Understand how your applications’                         performance impacts your business.

    Dynatrace provides unmatched insight into digital experience by correlating user                                                       behavior and service performance.

  • See where performance matters most in each customer’s digital journey and interactions with your application.
  • Prioritize performance optimization based on real digital-business outcomes.
  • Collaborate better with IT around a common language based on digital experience.
Dynatrace
Dynatrace

Digital Experience and Application Performance

Marc Olesen, General Manager, Digital Experience, Dynatrace
Marc Olesen
SVP & General Manager, Digital Experience
Dynatrace
Michael Krigsman, Founder, CXOTalk
Michael Krigsman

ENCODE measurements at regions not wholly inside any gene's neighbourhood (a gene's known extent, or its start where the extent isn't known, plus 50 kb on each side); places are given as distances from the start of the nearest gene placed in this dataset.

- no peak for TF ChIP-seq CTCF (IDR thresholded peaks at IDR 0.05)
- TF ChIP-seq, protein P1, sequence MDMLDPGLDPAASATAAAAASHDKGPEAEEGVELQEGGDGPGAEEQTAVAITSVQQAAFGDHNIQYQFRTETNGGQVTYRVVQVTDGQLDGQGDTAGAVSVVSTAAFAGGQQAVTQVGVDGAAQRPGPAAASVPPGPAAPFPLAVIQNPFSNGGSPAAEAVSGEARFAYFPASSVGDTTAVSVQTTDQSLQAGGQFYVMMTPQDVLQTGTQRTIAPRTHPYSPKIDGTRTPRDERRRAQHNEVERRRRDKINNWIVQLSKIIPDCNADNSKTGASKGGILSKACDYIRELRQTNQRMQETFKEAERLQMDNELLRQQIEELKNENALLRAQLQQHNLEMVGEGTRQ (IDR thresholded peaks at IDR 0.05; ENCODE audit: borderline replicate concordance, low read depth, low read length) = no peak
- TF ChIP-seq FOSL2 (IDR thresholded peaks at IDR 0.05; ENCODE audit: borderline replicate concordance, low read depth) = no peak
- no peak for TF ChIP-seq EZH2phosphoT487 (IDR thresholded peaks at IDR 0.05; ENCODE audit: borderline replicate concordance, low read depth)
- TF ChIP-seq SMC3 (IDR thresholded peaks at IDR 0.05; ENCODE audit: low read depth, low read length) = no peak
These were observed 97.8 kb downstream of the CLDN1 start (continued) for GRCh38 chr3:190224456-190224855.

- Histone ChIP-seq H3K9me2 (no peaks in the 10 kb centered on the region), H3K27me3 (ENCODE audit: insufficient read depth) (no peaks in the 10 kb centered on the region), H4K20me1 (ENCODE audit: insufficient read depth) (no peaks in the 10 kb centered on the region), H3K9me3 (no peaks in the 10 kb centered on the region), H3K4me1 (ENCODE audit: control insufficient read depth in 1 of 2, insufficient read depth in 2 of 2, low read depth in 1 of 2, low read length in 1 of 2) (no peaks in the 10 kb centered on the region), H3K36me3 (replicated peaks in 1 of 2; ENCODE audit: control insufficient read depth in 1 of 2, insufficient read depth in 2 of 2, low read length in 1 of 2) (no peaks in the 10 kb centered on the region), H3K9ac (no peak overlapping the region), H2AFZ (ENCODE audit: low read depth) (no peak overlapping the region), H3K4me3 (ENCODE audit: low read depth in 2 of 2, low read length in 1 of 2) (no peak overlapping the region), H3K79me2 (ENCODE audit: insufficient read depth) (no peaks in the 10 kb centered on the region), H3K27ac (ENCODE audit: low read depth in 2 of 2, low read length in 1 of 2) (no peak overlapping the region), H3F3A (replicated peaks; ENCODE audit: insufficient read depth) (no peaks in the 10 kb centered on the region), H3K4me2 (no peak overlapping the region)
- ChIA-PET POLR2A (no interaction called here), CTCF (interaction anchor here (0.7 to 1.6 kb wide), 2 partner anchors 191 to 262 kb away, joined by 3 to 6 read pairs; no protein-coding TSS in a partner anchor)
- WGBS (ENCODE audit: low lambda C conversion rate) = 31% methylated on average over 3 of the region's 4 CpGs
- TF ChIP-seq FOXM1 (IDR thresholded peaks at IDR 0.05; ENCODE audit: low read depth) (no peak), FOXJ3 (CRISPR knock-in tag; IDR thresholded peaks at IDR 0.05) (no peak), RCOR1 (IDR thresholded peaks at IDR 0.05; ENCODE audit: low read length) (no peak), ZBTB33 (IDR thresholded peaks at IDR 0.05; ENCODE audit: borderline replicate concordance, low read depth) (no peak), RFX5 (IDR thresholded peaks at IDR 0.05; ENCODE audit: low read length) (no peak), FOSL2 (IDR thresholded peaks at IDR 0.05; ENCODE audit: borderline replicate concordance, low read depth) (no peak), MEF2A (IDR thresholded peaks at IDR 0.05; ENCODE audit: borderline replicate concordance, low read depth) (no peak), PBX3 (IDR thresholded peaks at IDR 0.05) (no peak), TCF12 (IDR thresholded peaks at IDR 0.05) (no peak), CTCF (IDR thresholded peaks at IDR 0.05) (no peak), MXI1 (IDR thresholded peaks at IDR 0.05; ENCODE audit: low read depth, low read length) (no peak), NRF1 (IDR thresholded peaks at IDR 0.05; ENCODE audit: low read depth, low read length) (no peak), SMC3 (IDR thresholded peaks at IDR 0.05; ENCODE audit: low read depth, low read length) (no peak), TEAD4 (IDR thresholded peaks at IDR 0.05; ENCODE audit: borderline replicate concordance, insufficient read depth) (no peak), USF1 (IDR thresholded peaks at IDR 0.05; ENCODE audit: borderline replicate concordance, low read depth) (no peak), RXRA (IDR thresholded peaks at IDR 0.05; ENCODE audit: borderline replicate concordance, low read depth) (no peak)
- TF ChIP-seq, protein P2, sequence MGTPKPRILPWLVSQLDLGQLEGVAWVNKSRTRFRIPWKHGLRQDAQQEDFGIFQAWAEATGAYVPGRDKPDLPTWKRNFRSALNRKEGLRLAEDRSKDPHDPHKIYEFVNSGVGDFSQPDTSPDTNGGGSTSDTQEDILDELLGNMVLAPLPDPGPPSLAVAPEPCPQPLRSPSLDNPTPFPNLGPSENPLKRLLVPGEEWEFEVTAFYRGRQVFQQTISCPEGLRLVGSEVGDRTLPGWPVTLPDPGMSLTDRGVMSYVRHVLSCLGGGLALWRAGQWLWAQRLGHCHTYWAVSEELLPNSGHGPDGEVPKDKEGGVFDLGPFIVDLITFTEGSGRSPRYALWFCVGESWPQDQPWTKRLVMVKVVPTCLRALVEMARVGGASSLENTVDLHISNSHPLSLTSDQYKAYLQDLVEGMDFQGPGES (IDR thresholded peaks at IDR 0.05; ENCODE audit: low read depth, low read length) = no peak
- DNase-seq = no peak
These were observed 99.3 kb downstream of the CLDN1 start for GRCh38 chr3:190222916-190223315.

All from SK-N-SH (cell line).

Industry Analyst
CXOTALK
 

The growing importance of digital transformation means that digital channels have become critical mechanisms for many companies to interact with their customers.

The mission-critical aspect of engagement requires organizations in every industry to consider how digital performance can affect customer behavior. Confusing website navigation, long click paths, and slow or incomplete transactions can quickly drive customers to competitors. A single delay opens the door to customers abandoning a shopping cart to search for a competitor.

In this video, Dynatrace Senior Vice President & General Manager of Digital Experience, Marc Olesen, explains digital performance and the impact on customer experience.

Transcript

Michael Krigsman: I’m Michael Krigsman, and we’re talking with Marc Oleson, who is the General Manager for Digital Experience at Dynatrace. And we’re going to talk about performance, and customer experience, and digital experience. Marc Olesen, how are you, and thanks for taking a few minutes to speak with us today.

Marc Olesen: Good! Thanks, Michael. Thanks for having me.

Michael Krigsman: So Marc, when we talk about digital performance, what is it, and why is it important? Why should we care?